As technology connects people virtually and physically from one end of the world to the other, unfiltered and sensational speeches are spread creating confusion and doubting the truth. Each one of the Tightrope: ECHO!? is about what I am witnessing now. I leave the interpretation of the pieces to the viewers. The basic idea is how humans are easily manipulated by individuals and rush for conclusions that they often regret when the truth begins to surface. – Elias Sime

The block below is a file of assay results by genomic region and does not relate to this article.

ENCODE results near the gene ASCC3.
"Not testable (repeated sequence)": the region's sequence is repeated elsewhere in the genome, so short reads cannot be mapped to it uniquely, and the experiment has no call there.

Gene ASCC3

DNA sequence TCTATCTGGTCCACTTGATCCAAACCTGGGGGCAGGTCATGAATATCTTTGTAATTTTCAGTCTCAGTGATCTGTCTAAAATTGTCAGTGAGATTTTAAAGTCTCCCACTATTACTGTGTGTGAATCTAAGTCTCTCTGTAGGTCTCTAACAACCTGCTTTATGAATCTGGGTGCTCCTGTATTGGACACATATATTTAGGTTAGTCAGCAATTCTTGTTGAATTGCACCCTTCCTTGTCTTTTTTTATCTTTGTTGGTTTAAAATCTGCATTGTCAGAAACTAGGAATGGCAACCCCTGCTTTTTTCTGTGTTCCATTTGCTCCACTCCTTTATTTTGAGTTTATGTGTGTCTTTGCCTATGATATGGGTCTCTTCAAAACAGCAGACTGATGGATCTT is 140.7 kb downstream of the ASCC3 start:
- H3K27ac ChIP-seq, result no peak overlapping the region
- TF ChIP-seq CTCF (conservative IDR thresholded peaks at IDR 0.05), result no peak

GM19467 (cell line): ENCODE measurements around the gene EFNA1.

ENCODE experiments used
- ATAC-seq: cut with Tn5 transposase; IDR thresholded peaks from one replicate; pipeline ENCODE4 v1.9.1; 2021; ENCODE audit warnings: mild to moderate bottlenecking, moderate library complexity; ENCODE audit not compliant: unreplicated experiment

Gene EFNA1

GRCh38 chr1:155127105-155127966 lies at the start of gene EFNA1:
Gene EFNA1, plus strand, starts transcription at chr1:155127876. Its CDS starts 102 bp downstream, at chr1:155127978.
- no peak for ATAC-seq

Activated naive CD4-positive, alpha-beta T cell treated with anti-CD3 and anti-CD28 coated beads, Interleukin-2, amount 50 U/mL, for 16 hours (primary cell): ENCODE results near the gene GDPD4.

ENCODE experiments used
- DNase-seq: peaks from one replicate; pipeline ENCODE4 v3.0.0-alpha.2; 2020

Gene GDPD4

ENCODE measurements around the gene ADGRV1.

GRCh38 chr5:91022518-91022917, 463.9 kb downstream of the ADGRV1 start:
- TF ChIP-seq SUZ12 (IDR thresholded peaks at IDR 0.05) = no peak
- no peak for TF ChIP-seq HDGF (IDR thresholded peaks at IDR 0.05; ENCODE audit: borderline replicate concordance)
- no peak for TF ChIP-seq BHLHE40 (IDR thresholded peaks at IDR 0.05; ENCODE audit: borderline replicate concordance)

Ethiopian artist Elias Sime spends years collecting used wires, electronic components, computer chips, and other discarded technological items. Sime and his team carefully braid wire to transform it into waves of color, manipulating the twisted material as if it were paint on a canvas. The interplay between variations in color in the wire and the hammered nails holding it on each panel invites the viewer to slow down and appreciate Sime’s time-intensive technique. His Tightrope: Echo series incorporates the shape of megaphones onto the surface of the panels, as in this piece which features blue circuit boards on the outside of the speaker. The imagined sound of a person’s voice using the megaphone in a crowd paired with the electronic components’ previous life points to Sime’s underlying themes of anxiety and connection in our global, tech-obsessed world. Sime has exhibited extensively, including his first international, touring exhibition in 2019–2021. He received the African Art Award from the Smithsonian National Museum of African Art in 2019. Sime’s work is included in the collections of the Metropolitan Museum of Art, New York; Detroit Institute of Arts; Saint Louis Art Museum; Royal Ontario Museum, Toronto; Norval Foundation, Cape Town; and 21st Century Museum of Contemporary Art, Kanazawa, among others.